24 gw 14–39%: 25 gw 10-30%: 26 gw 4-24%: 29 gw 11-18% % of infants with cognitive impairment
||Human Homo sapiens
||Malik S et al., Neurogenesis continues in the third trimester of pregnancy and is suppressed by premature birth. J Neurosci. 2013 Jan 9 33(2):411-23. doi: 10.1523/JNEUROSCI.4445-12.2013 p.421 right column 2nd paragraphPubMed ID23303921
||Emsley HC et al., Increased survival and deteriorating developmental outcome in 23 to 25 week old gestation infants, 1990-4 compared with 1984-9. Arch Dis Child Fetal Neonatal Ed. 1998 Mar78(2):F99-104 DOI: 10.1136/fn.78.2.f99 AND Stephens BE, Vohr BR. Neurodevelopmental outcome of the premature infant. Pediatr Clin North Am. 2009 Jun56(3):631-46, Table of Contents. doi: 10.1016/j.pcl.2009.03.005PubMed ID9577278, 19501696
||Primary source Emsley et al. abstract: "Obstetric and neonatal variables having the strongest association with both survival to discharge from a regional neonatal medical unit and neurodevelopmental disability in 192 infants of 23 to 25 weeks of gestation, born in 1984 to 1994, were studied as a group and in two cohorts (1984 to 1989 n = 96 and 1990 to 1994 n = 96). The data collected included CRIB (clinical risk index for babies) scores and cranial ultrasound scan findings. The children were followed up at outpatient clinics."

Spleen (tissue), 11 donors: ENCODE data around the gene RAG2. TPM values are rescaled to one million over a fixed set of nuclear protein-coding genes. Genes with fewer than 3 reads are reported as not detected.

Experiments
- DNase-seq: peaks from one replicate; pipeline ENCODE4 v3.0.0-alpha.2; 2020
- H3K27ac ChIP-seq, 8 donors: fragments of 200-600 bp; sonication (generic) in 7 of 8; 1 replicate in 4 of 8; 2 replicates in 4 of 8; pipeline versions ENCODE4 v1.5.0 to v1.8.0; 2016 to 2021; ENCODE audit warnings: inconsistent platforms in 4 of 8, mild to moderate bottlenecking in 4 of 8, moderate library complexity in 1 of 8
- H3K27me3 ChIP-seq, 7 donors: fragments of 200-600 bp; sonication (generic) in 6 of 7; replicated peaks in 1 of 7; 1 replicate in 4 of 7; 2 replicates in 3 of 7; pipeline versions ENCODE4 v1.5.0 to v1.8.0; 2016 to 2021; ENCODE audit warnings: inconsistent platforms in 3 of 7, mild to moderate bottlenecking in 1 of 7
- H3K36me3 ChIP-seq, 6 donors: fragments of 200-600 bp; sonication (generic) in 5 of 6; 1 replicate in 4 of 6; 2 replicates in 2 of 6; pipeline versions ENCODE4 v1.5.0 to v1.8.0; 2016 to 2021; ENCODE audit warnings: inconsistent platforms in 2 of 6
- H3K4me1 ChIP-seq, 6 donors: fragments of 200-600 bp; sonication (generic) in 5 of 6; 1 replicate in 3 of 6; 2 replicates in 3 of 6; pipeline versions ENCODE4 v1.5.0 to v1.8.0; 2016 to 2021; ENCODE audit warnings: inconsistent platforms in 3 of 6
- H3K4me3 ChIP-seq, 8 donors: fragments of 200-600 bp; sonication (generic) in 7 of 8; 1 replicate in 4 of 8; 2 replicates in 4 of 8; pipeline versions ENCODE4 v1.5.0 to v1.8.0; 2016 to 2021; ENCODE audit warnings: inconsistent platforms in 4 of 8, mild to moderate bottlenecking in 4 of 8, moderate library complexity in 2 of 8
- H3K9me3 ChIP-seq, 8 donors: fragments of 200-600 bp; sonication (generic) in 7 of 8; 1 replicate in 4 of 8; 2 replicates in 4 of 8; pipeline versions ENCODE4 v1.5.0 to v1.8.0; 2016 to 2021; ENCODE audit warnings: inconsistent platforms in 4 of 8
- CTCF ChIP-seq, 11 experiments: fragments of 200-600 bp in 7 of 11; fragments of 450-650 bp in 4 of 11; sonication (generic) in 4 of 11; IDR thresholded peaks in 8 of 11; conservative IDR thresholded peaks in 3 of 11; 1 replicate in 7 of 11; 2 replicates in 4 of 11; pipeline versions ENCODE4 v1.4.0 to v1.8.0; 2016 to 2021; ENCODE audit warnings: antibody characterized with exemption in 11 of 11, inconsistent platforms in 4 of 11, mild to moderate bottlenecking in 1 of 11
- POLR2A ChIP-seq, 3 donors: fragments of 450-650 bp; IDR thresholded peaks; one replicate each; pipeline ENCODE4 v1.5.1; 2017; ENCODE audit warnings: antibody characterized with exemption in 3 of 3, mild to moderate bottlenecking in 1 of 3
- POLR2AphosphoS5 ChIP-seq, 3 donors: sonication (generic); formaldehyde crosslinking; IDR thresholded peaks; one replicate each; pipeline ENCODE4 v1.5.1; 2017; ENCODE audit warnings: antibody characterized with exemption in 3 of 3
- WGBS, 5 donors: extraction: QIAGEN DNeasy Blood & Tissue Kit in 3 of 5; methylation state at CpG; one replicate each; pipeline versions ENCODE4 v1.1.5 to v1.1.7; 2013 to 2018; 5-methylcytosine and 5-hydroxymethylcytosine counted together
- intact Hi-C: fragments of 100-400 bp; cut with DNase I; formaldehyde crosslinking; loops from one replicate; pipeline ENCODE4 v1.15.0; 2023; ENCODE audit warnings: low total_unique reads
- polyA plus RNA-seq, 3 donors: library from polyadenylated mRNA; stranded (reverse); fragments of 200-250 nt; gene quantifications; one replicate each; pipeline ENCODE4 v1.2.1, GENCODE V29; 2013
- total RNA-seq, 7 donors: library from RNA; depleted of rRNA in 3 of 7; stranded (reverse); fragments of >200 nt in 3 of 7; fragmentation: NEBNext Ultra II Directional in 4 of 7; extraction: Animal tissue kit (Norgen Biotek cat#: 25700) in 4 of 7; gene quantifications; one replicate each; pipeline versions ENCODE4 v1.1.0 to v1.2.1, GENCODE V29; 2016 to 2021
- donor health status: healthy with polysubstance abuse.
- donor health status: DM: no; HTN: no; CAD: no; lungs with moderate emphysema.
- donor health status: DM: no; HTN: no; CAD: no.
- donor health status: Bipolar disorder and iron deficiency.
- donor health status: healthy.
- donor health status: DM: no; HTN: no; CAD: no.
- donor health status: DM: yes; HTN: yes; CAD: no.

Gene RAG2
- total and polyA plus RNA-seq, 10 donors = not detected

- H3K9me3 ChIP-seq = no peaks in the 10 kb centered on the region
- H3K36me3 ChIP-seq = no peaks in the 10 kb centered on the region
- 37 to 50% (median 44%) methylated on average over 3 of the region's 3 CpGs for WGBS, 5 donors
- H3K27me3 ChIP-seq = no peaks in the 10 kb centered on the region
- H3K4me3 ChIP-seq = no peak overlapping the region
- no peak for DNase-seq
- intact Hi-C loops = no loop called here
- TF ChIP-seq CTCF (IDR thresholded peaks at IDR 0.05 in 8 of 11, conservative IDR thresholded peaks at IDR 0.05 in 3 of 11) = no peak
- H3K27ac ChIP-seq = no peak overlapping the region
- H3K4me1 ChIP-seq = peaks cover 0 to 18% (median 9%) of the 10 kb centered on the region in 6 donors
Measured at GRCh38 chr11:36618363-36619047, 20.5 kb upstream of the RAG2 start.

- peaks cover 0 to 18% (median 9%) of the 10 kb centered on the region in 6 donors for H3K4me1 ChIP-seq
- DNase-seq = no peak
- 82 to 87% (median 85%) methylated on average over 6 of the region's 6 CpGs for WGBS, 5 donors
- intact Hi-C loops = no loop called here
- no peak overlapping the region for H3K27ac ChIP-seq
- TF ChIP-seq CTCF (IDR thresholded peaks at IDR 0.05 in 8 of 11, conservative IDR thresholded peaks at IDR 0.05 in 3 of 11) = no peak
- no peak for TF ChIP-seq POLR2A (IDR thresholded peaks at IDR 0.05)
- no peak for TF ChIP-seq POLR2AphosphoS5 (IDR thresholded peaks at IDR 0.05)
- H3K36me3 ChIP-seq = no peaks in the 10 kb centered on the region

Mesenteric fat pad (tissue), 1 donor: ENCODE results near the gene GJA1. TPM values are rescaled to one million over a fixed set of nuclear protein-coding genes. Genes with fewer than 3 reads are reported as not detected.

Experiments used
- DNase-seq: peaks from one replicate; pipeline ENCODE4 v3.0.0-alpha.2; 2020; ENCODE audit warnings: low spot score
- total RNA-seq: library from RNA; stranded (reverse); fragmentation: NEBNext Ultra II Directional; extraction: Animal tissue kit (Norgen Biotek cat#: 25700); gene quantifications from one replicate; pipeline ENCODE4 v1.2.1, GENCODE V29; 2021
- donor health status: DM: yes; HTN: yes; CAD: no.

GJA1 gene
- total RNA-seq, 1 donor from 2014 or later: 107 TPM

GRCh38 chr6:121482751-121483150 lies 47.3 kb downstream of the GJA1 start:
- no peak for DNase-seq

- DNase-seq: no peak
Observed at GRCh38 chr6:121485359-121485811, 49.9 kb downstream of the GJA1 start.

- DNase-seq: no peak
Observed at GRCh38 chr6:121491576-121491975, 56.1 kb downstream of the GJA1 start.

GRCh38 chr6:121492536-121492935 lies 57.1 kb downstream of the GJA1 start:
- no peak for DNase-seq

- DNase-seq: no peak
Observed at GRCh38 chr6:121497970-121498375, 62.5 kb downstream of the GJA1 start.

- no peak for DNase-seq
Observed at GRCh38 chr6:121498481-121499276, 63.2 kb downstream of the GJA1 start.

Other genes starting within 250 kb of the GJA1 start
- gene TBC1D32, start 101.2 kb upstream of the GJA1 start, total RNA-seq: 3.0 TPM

||P.421 right column 2nd paragraph: "Worldwide rates of cognitive impairment in preterm infants increase with a decrease in gestational age (14–39% for 24 gw, 10–30% for 25 gw, 4–24% for 26 gw, and 11–18% for 29 gw) (primary sources). This inverse relationship between gestational age and the incidence of cognitive disability, inattention, hyperactivity, and abnormal motor outcomes in premature infants suggests that neurogenesis is suppressed in these infants secondary to preterm birth and perinatal insults (Vohr and Msall, 1997)."